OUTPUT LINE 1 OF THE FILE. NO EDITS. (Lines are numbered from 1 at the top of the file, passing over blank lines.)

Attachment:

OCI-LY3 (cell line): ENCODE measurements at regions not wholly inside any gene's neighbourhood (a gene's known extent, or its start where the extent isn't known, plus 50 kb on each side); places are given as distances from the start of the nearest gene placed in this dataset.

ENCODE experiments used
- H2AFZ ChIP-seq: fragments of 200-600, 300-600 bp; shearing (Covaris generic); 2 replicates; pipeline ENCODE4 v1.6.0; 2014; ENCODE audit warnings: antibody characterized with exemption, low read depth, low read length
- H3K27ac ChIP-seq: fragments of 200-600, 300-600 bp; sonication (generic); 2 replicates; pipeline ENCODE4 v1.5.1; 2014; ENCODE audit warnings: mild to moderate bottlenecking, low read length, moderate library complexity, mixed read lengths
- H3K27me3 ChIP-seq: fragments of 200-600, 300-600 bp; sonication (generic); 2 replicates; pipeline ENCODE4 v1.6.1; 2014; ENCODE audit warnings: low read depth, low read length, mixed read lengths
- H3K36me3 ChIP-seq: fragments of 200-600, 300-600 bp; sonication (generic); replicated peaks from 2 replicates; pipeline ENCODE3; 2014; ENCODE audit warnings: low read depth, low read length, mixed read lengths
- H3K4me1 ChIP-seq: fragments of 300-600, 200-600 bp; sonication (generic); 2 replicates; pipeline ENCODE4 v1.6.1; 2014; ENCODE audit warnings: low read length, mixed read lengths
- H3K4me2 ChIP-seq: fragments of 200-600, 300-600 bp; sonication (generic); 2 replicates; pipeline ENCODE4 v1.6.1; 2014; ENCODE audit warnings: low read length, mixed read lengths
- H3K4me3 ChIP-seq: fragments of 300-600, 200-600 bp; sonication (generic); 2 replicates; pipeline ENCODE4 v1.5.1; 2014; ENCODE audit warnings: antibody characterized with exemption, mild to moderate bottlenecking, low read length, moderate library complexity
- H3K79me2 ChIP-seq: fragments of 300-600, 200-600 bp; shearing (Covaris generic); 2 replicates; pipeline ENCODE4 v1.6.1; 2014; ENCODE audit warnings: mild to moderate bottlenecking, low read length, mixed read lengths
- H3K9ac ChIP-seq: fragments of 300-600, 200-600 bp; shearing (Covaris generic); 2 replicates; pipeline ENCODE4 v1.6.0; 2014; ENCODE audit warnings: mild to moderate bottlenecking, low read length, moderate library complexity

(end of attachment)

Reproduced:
OCI-LY3 (cell line): ENCODE measurements at regions not wholly inside any gene's neighbourhood (a gene's known extent, or its start where the extent isn't known, plus 50 kb on each side); places are given as distances from the start of the nearest gene placed in this dataset.